John 3:13 No one has ascended to heaven but He who came down from heaven, that is, the Son of Man who is in heaven.

Can you imagine the thoughts Mary and Joseph had looking at their newborn Son in the manger in Bethlehem? Joseph knew he wasn’t the biological father, Mary knew the father was the Father in heaven. What were they thinking? Did they know that their baby was God? I think they came to that conclusion from their Jewish upbringing. To be called God’s Son would be to make Him equal to God. That was the very reasoning the Jewish leaders would use thirty three years later to crucify Him. They came to the conclusion that if He claimed to be God’s Son then Jesus was making a claim to deity. Deity and humanity in a man, that is past our ability to comprehend. Jesus shared some of this mystery in today’s verse talking to one of the Jewish leaders. Here are Augustine’s comments on today’s verse.

“And He goes on: “And no man hath ascended into heaven, but He that came down from heaven, the Son of man who is in heaven.” Behold, He was here, and was also in heaven; was here in His flesh, in heaven by His divinity; yea, everywhere by His divinity. Born of a mother, not quitting the Father. Two nativities of Christ are understood: one divine, the other human: one, that by which we were to be made; the other, that by which we were to be made anew: both marvelous; that without mother, this without father. But because He had taken a body of Adam, — for Mary was of Adam, — and was about to raise that same body again, it was an earthly thing He had said in saying, “Destroy this temple, and in three days I will raise it up.” But this was a heavenly thing, when He said, “Except a man be born again of water and of the Spirit, he shall not see the kingdom of God.”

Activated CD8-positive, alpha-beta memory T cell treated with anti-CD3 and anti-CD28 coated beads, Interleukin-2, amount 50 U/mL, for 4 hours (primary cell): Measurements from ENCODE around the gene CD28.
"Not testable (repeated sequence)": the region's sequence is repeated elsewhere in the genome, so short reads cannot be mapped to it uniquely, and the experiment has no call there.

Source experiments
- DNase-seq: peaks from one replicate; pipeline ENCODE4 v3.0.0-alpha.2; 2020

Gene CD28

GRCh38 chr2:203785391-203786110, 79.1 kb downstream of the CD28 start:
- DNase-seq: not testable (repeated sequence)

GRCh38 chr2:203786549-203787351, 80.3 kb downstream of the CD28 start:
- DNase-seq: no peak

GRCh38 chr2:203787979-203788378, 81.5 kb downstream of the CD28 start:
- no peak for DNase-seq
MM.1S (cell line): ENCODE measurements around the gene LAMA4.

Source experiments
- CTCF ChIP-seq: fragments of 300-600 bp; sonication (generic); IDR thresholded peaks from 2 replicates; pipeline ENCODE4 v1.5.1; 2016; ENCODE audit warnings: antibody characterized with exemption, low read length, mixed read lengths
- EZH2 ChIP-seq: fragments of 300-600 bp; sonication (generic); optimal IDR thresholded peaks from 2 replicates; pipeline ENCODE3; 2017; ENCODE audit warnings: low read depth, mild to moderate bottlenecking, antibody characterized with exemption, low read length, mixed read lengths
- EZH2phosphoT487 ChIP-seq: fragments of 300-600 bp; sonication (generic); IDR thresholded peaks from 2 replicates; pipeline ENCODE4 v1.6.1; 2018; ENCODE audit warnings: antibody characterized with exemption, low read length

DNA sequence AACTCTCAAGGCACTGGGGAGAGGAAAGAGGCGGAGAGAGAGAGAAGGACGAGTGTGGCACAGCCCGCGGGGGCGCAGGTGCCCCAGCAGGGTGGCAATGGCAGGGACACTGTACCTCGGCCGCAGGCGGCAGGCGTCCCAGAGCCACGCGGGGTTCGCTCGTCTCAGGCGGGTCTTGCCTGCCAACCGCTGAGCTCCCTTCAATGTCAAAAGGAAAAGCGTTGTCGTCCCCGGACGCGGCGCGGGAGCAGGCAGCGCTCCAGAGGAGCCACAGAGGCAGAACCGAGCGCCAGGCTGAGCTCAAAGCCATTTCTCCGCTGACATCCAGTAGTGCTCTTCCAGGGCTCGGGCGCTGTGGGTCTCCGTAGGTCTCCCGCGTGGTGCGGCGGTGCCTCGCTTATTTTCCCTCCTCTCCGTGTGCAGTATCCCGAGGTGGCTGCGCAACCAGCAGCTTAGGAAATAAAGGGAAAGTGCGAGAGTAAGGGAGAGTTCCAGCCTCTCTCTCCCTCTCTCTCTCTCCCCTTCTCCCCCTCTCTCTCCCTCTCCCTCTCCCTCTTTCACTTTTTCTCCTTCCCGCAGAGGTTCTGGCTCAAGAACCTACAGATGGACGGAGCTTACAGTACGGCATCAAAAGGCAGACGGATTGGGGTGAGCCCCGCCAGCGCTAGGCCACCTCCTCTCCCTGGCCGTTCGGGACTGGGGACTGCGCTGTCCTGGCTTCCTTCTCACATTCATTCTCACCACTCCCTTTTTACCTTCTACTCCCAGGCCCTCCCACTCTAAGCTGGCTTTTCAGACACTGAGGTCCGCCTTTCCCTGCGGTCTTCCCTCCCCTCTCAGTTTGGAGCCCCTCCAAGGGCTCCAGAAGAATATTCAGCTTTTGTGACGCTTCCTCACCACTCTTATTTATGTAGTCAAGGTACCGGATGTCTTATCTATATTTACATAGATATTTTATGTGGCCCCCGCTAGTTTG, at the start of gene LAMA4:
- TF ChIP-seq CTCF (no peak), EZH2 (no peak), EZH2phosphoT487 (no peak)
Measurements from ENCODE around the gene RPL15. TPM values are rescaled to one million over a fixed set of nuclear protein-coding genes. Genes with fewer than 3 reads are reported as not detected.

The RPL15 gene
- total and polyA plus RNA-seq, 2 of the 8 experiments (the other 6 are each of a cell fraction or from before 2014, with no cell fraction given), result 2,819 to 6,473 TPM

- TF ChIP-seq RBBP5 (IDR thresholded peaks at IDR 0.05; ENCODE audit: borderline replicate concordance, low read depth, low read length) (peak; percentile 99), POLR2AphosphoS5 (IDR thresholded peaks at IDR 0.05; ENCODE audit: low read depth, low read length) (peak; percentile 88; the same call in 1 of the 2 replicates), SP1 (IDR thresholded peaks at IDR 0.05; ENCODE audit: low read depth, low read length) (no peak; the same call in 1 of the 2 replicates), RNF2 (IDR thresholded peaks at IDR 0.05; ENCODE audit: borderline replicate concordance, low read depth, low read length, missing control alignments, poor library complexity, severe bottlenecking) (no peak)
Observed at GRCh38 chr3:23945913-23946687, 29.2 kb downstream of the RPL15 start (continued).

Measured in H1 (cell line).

The mystery that is Christmas has the fragrance of this miracle enmeshed within it. The humanity and deity wrapped in swaddling clothes in an animal stable. Deity cloaked in a human baby, sovereignty concealed in submission, omnipotence shrouded with the weakness of an infant, and omniscience hidden by the crying of a baby. Don’t let the noise of the age crowd out the miracle of Christmas, its more amazing than any of us can begin to know.


gift-habeshaw-453482.jpgMatt. 1:21-23 – She will bear a son, and you shall call his name Jesus, for he will save his people from their sins.” All this took place to fulfill what the Lord had spoken by the prophet:

“Behold, the virgin shall conceive and bear a son, and they shall call his name Immanuel” (which means, God with us).

The prophecies of the birth of Jesus are astounding. Those Christmas prophecies were mightily used by the Lord to build my faith as a young Christian. I was stunned by the revelation of His humanity and deity to the prophets hundreds of years before the birth of Christ. In today’s verse we have a word from an angel to call His Name Jesus. Then we have a commentary from Matthew on Isaiah’s prophesy. Matthew said that Isaiah’s prophesy about Immanuel was actually declaring the deity of this one born of a virgin. The name of Jesus was a fulfillment of that prophesy, Jesus would actually be God with us. Jesus is our Immanuel. Here are the words to a song from Bethel called AT THE MENTION OF YOUR NAME. From the first time His Name was uttered by the angel up until the present day when we call His Name, God is with us. Enjoy the song.